new space

Houston-area space tech startup gets upgraded control center

A Houston-based company that's on a mission to the moon has a new control center. Photo via Jesus Motto/Savills

A space tech startup based in Clear Lake, just outside of Houston, has a new office that's going to help them take their technology out of this world.

Intuitive Machines, an engineering firm specializing in automation and aerospace, has upgraded its Houston-area control center. The company has moved into a 22,300-square-foot space on the sixth floor of a building located at 3700 Bay Area Road. The lease was executed last fall. London-based Savills had a Houston team to represent the tenant and oversee project management of the buildout.

"I was proud to work on the build-out for Intuitive Machines during such an exciting time in its history," says Savills associate director, David Finklea, in a news release. "As Intuitive is a leader in the aerospace space field, we created an environment that is far from the industry standard and complements its innovative endeavors. The design is bright and contemporary, with a relaxing and airy feel that imitates the illusion of being in space."

Currently, Intuitive Machines is working on NASA's Artemis Program and has been granted $77 million from the organization to launch a flight to the moon next year. In light of this project, Intuitive Machines needed a larger, optimized space to support its growing team.

Finklea and Derrell Curry, executive vice president at Savills, teamed up with architecture firm CDI Douglass Pye Inc. on the project that took elements from the company's former first-floor office and created a new design aesthetic that "evoked the neutral colors of the lunar landscape," according to the release.

"Despite the current COVID-19 pandemic and delays caused as a result, we were able to complete the space within six months through close coordination with Intuitive Machines, CDI Douglass Pye, and the landlord," Finklea says in the release. "Everyone came together to ensure the new headquarters was delivered promptly for Intuitive Machines to prepare for its historic mission that further solidifies the future of privatized space travel."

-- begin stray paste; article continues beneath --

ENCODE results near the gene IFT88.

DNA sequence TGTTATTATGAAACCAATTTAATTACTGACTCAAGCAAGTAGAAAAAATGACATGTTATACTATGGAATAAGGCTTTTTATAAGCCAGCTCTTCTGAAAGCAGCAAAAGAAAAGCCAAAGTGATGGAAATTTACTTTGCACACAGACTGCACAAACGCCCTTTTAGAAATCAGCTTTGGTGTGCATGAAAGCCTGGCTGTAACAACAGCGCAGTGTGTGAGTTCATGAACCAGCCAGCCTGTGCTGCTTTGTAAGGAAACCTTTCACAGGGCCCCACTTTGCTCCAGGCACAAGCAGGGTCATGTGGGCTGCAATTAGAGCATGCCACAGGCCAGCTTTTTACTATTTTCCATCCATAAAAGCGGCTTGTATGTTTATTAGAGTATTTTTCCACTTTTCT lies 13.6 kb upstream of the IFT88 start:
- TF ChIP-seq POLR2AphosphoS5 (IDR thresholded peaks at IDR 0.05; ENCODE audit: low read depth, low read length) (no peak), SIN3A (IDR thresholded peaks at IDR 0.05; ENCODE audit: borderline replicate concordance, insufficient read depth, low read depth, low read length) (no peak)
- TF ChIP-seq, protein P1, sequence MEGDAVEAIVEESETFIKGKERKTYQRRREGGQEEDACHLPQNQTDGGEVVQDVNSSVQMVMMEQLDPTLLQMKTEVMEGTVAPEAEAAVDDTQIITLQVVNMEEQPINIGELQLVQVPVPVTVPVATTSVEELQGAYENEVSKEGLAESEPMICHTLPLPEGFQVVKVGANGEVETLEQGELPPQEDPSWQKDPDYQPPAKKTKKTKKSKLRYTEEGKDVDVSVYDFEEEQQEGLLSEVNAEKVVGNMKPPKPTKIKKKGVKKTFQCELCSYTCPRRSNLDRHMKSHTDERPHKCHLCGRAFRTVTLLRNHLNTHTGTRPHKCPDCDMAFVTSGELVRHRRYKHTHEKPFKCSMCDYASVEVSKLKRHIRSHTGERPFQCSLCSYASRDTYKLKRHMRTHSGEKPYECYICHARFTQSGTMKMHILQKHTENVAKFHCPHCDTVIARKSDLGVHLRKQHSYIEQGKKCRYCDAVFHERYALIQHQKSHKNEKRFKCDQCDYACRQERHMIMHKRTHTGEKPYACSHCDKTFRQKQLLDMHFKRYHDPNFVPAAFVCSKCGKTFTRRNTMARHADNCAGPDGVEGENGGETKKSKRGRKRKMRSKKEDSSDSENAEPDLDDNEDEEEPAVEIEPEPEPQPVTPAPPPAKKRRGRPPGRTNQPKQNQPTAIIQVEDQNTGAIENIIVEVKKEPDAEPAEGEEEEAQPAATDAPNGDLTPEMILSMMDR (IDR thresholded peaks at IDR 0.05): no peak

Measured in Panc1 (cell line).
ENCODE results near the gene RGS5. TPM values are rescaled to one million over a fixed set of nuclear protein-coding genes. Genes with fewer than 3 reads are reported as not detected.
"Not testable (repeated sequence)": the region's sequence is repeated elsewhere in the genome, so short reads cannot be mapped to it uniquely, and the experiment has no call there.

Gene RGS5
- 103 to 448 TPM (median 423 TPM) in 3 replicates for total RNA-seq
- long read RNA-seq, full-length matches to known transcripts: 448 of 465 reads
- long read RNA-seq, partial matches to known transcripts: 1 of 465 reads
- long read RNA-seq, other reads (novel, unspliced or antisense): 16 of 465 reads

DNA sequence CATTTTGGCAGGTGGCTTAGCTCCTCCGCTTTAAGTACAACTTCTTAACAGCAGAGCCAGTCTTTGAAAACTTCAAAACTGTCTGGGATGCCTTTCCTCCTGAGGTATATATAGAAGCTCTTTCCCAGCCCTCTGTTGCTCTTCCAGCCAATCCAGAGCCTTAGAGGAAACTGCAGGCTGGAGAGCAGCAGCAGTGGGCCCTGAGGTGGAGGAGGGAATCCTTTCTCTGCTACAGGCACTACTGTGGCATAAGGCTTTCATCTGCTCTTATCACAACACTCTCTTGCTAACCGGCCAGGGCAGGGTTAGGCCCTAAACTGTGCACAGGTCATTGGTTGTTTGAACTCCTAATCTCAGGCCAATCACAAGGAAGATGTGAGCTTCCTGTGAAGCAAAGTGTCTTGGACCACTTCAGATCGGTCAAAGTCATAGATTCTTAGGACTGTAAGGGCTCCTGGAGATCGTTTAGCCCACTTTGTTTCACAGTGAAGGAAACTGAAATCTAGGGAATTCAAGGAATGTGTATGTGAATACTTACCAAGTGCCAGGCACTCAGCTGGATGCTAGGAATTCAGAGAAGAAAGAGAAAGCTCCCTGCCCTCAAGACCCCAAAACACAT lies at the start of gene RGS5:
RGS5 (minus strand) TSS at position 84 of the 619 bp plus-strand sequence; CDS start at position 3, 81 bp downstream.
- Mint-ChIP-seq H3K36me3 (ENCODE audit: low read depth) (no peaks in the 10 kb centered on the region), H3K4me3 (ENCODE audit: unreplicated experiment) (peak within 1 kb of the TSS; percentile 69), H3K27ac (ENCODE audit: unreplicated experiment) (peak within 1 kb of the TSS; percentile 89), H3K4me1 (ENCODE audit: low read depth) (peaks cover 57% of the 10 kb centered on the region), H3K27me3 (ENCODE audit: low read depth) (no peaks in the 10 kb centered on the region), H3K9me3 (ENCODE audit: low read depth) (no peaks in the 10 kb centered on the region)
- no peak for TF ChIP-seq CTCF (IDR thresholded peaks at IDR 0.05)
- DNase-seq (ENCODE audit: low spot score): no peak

The unique control center is circular, which optimizes collaboration, and equipped with a large curved monitor. The office is also hooked up to emergency backup power — something the team needs as it continues on its mission to the moon.

"I couldn't be more pleased with Derrell and David and the team they put together to create our new headquarters. Everyone demonstrated a high level of professionalism and attention to detail that produced a workplace that truly represents Intuitive Machines as an innovative lunar space systems company," says Steve Altemus, president and CEO of Intuitive Machines, in the release. "Thank you to Savills, CDI Douglass Pye, and Byrd Construction for delivering an exceptional space that allows us to conduct our mission to the moon from our new control center right here in Houston!"

Intuitive Machines moved into a new space. Photo via Jesus Motto/Savills

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Building Houston

 
 

Keep your eyes out for a new solar farm that will be constructed in Sunnyside in south Houston. Photo via Getty Images

Mayor Sylvester Turner and the city council have given the green light on a project that will convert a 240-acre former landfill in Sunnyside into a brownfield solar installation.

The public-private partnership with Sunnyside Energy LLC. received unanimous approval on a lease agreement that will move the project — which is a part of the City's Climate Action Plan and Complete Communities Initiative — forward.

"The Sunnyside landfill has been one of Houston's biggest community challenges for decades, and I am proud we are one step closer to its transformation," says Mayor Turner in a news release. "I thank the Sunnyside community because this project would not have come together without its support. This project is an example of how cities can work with the community to address long-standing environmental justice concerns holistically, create green jobs and generate renewable energy in the process."

The solar field, which is anticipated to be installed and working by the end of next year, will be able to power 5,000 homes and offset 120 million pounds of CO2 each year, according to the release.

"We applaud the actions of Mayor Turner and the City Council in taking this significant step," says Dori Wolfe, managing director of Sunnyside Energy LLC, in the release. "It is a strong vote of confidence for this impactful project. All members of the project team realize that this Sunnyside Solar facility will be an iconic statement in the rejuvenation of the community. We are grateful that Mayor Turner has given us his support."

The city's involvement with the company began in 2017 when Houston joined the C40 Reinventing Cities Competition – a global competition to promote sustainable energy projects. As a part of the competition and through the city's efforts on the initiative, powers at be selected the winning proposal from Wolfe Energy LLC, which formed Sunnyside Energy LLC to execute the urban solar farm project.

Per the lease agreement, the city of Houston owns the land and Sunnyside Energy will be the tenant responsible for permitting, construction, operation, and more.

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